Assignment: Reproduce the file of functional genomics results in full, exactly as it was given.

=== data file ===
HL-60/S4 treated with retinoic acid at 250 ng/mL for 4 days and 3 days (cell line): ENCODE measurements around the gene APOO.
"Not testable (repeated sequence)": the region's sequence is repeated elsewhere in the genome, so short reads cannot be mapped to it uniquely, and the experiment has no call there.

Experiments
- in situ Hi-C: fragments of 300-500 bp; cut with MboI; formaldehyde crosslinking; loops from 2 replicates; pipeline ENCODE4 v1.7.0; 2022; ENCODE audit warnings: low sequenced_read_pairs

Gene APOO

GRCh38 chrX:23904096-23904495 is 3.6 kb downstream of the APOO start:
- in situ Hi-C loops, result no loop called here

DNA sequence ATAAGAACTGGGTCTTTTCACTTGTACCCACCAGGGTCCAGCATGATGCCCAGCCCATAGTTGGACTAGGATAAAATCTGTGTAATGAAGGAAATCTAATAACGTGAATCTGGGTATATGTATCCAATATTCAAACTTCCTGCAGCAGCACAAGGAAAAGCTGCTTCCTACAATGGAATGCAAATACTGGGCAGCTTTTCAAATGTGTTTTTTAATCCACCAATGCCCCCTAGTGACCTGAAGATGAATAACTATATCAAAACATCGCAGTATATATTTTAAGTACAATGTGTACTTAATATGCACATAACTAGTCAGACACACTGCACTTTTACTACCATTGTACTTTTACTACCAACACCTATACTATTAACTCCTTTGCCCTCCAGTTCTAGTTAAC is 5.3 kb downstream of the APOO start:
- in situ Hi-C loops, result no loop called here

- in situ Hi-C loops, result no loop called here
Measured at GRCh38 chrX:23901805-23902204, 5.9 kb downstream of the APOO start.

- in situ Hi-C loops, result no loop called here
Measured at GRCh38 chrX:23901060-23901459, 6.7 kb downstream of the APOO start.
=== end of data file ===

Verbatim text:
HL-60/S4 treated with retinoic acid at 250 ng/mL for 4 days and 3 days (cell line): ENCODE measurements around the gene APOO.
"Not testable (repeated sequence)": the region's sequence is repeated elsewhere in the genome, so short reads cannot be mapped to it uniquely, and the experiment has no call there.

Experiments
- in situ Hi-C: fragments of 300-500 bp; cut with MboI; formaldehyde crosslinking; loops from 2 replicates; pipeline ENCODE4 v1.7.0; 2022; ENCODE audit warnings: low sequenced_read_pairs

Gene APOO

GRCh38 chrX:23904096-23904495 is 3.6 kb downstream of the APOO start:
- in situ Hi-C loops, result no loop called here

DNA sequence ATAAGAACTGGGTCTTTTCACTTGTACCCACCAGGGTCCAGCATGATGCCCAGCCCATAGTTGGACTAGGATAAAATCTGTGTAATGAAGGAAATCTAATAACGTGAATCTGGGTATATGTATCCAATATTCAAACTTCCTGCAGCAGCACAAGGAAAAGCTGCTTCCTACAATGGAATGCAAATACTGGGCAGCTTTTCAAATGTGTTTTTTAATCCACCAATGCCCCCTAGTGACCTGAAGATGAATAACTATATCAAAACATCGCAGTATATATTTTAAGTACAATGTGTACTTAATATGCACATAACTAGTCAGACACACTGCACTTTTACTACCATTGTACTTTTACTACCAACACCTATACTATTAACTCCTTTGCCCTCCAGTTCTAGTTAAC is 5.3 kb downstream of the APOO start:
- in situ Hi-C loops, result no loop called here

- in situ Hi-C loops, result no loop called here
Measured at GRCh38 chrX:23901805-23902204, 5.9 kb downstream of the APOO start.

- in situ Hi-C loops, result no loop called here
Measured at GRCh38 chrX:23901060-23901459, 6.7 kb downstream of the APOO start.